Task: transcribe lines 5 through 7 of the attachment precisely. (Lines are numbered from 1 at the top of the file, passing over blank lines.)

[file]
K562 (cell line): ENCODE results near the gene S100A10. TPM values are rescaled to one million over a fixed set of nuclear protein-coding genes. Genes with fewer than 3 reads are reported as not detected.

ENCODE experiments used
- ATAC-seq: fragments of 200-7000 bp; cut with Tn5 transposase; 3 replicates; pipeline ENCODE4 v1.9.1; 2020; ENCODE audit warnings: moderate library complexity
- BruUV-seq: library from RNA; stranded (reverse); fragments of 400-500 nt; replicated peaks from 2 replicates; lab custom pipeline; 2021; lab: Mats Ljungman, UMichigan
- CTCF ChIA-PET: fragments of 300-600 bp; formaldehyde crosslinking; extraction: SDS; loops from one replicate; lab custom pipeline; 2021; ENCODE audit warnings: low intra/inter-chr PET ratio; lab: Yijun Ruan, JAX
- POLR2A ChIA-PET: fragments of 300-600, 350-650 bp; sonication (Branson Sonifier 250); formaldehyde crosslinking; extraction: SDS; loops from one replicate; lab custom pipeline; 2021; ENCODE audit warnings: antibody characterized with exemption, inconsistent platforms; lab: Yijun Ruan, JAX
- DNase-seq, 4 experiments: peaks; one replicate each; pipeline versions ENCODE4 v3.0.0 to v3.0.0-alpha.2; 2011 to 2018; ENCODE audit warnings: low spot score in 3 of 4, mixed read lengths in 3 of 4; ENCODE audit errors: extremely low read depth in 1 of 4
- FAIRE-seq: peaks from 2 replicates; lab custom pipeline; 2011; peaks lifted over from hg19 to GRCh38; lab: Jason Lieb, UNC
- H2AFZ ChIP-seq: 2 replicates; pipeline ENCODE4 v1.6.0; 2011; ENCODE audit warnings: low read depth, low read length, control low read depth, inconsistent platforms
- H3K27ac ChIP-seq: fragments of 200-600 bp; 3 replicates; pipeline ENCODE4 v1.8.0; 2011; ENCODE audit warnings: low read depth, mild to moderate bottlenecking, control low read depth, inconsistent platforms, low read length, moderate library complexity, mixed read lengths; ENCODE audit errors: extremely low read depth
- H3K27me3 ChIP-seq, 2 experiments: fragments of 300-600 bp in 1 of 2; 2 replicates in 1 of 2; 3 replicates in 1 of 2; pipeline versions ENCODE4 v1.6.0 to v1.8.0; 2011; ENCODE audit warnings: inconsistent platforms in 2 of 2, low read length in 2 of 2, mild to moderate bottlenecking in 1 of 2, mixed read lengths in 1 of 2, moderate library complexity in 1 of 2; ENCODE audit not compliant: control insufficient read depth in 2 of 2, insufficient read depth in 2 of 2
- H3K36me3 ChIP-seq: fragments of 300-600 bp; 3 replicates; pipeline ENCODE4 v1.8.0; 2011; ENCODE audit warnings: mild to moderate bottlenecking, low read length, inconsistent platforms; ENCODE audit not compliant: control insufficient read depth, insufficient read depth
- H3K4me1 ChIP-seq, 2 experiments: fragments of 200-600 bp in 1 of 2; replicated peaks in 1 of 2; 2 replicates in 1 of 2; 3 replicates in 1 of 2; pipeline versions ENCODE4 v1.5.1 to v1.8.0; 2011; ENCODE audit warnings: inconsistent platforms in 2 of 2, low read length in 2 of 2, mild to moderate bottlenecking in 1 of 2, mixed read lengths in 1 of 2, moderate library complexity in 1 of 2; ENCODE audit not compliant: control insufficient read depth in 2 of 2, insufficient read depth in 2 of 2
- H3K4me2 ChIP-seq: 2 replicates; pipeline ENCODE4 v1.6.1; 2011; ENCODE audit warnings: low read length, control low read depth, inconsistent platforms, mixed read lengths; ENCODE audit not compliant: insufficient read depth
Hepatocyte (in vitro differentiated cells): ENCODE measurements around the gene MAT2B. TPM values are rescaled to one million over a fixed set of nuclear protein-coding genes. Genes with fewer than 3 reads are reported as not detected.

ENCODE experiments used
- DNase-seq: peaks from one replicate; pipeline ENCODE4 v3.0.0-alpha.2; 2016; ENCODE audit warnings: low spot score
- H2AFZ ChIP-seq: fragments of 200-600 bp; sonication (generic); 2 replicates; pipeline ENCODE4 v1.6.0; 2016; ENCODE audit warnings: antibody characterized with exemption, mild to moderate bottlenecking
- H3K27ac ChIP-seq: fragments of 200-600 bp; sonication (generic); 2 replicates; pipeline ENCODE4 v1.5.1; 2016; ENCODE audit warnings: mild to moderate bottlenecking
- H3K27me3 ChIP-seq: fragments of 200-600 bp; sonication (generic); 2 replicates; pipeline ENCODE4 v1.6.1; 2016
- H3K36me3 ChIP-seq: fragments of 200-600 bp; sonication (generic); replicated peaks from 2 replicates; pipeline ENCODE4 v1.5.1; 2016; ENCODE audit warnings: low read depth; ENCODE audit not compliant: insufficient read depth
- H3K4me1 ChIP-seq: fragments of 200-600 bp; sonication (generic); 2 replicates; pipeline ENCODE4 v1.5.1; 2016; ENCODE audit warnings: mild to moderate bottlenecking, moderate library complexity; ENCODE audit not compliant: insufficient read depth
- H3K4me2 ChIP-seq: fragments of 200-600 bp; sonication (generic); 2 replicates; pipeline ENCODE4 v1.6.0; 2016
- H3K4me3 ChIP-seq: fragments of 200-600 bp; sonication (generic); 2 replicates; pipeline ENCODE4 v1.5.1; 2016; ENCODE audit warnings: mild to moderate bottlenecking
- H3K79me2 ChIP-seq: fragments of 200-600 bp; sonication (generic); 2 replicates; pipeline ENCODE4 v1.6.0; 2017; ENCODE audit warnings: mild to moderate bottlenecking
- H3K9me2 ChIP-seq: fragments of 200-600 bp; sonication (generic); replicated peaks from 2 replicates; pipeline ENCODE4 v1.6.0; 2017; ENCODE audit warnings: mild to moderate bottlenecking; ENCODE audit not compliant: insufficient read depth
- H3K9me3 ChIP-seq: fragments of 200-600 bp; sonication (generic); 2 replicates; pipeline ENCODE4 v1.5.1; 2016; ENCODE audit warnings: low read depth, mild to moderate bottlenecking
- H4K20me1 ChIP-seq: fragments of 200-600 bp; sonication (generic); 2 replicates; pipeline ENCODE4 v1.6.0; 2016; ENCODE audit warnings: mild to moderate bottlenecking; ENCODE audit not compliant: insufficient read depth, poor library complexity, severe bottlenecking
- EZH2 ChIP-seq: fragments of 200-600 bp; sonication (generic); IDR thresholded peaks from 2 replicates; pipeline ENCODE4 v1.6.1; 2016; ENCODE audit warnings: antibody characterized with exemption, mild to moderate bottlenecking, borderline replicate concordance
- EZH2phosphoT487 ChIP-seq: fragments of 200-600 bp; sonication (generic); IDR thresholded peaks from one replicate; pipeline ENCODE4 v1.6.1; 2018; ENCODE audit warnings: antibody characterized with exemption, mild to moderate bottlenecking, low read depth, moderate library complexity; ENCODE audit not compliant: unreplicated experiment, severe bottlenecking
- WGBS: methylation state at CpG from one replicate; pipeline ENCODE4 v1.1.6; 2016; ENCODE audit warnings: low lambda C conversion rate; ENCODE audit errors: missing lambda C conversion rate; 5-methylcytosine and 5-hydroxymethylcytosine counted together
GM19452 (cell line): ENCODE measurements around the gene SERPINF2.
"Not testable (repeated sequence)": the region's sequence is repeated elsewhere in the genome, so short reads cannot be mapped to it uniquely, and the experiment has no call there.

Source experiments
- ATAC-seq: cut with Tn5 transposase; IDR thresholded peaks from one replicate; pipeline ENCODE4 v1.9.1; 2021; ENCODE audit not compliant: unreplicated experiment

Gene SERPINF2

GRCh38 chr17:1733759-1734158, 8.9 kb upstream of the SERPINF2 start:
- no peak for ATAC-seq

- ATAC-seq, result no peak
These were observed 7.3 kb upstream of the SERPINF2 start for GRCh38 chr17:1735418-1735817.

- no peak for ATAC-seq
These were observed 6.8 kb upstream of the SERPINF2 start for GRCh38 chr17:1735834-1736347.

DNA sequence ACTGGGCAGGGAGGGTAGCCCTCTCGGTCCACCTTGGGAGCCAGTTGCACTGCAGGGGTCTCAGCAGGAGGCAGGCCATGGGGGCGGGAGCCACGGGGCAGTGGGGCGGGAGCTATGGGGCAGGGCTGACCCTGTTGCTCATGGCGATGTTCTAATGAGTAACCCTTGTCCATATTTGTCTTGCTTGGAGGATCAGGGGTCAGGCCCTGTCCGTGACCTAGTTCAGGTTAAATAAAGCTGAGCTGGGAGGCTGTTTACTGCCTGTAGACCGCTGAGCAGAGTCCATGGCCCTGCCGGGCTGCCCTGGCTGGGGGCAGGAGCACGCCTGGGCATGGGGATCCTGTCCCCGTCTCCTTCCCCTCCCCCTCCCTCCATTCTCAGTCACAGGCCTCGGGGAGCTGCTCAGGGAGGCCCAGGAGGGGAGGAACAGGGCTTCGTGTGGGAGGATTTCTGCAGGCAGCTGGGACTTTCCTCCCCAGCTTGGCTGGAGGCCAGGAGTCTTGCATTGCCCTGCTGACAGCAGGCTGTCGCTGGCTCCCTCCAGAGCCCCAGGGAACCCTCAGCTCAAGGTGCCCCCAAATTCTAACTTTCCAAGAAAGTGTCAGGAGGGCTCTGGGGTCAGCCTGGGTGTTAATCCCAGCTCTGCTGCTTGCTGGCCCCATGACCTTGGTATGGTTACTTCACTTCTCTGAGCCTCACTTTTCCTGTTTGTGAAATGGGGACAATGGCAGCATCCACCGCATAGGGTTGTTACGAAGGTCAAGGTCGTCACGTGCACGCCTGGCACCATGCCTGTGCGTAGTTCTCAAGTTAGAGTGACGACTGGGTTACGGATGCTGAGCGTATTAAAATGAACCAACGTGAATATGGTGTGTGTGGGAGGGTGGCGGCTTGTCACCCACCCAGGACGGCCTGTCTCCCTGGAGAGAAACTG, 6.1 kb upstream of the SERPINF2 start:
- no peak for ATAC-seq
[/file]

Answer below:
- CTCF ChIA-PET: fragments of 300-600 bp; formaldehyde crosslinking; extraction: SDS; loops from one replicate; lab custom pipeline; 2021; ENCODE audit warnings: low intra/inter-chr PET ratio; lab: Yijun Ruan, JAX
- POLR2A ChIA-PET: fragments of 300-600, 350-650 bp; sonication (Branson Sonifier 250); formaldehyde crosslinking; extraction: SDS; loops from one replicate; lab custom pipeline; 2021; ENCODE audit warnings: antibody characterized with exemption, inconsistent platforms; lab: Yijun Ruan, JAX
- DNase-seq, 4 experiments: peaks; one replicate each; pipeline versions ENCODE4 v3.0.0 to v3.0.0-alpha.2; 2011 to 2018; ENCODE audit warnings: low spot score in 3 of 4, mixed read lengths in 3 of 4; ENCODE audit errors: extremely low read depth in 1 of 4